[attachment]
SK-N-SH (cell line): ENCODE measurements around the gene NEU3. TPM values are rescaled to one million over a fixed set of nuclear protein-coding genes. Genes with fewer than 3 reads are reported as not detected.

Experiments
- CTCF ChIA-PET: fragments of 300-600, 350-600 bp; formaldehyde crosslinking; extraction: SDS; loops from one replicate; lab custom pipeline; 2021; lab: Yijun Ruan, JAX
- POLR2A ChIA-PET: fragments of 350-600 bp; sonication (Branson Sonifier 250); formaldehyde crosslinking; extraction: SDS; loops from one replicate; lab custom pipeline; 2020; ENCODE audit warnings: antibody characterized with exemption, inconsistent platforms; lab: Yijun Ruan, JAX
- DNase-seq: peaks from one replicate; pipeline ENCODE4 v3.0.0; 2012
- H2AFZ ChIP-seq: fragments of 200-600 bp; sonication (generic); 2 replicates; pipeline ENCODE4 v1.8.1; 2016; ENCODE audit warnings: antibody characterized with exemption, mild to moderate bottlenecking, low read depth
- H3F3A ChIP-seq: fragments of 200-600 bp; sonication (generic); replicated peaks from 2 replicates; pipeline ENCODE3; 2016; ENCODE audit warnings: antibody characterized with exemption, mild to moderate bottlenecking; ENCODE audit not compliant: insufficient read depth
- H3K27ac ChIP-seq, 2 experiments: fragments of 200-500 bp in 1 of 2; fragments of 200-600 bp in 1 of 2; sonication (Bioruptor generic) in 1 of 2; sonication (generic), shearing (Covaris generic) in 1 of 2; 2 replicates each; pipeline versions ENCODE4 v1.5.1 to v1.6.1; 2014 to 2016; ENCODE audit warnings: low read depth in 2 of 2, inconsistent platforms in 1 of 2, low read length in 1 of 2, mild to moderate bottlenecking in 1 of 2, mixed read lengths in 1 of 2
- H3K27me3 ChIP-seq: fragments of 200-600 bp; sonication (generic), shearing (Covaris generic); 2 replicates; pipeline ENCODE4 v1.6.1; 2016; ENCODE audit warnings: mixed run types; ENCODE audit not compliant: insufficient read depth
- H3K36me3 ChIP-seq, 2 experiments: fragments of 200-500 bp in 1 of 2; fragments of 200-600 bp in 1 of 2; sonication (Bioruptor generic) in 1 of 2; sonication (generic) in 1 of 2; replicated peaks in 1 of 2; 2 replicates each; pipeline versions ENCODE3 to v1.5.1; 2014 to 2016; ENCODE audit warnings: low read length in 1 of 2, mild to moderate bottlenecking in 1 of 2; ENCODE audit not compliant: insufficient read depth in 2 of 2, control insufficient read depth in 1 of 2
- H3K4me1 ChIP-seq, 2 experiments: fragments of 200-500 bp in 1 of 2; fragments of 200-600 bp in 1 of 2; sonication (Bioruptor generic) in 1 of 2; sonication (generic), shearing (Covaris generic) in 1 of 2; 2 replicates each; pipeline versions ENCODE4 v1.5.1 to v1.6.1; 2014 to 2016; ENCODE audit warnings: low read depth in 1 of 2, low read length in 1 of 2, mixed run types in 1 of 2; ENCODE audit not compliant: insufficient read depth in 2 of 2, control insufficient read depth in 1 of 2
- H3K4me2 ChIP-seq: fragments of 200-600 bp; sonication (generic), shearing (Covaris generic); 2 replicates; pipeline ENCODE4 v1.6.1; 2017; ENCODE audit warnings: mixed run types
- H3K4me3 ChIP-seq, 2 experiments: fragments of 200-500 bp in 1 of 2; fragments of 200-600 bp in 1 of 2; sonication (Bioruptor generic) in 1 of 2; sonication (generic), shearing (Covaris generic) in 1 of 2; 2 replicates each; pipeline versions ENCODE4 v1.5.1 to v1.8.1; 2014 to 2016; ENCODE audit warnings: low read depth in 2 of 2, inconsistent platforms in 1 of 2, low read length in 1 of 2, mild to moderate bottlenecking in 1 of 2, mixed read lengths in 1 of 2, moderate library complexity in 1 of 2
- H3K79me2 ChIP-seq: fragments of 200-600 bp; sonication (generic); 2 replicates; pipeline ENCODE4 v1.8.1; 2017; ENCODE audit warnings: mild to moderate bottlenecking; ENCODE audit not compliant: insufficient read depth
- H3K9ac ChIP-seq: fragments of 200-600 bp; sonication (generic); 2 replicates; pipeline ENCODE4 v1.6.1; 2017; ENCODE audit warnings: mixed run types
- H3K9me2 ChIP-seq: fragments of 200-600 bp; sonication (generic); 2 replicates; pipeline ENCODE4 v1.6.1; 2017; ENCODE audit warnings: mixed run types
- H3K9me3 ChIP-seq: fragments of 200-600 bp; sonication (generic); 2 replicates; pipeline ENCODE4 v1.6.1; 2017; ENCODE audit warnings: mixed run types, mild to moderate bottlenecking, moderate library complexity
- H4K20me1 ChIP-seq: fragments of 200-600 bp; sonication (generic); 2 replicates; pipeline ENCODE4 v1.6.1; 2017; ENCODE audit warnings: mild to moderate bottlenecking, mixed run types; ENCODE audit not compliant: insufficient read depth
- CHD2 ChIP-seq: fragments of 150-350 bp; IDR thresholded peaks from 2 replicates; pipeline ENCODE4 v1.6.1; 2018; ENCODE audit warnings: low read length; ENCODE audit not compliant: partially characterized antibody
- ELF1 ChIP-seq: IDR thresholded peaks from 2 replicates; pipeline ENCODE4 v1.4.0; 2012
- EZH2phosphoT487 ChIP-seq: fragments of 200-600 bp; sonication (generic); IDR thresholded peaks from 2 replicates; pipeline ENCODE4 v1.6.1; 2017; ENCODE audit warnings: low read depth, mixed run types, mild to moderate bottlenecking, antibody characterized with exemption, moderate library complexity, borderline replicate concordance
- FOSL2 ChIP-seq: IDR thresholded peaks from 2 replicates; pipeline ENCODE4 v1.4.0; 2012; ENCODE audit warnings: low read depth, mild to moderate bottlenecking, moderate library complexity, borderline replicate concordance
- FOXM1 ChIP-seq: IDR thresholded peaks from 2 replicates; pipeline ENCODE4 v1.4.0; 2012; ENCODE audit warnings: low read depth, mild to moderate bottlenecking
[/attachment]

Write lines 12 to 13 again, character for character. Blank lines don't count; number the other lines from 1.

- H3K4me2 ChIP-seq: fragments of 200-600 bp; sonication (generic), shearing (Covaris generic); 2 replicates; pipeline ENCODE4 v1.6.1; 2017; ENCODE audit warnings: mixed run types
- H3K4me3 ChIP-seq, 2 experiments: fragments of 200-500 bp in 1 of 2; fragments of 200-600 bp in 1 of 2; sonication (Bioruptor generic) in 1 of 2; sonication (generic), shearing (Covaris generic) in 1 of 2; 2 replicates each; pipeline versions ENCODE4 v1.5.1 to v1.8.1; 2014 to 2016; ENCODE audit warnings: low read depth in 2 of 2, inconsistent platforms in 1 of 2, low read length in 1 of 2, mild to moderate bottlenecking in 1 of 2, mixed read lengths in 1 of 2, moderate library complexity in 1 of 2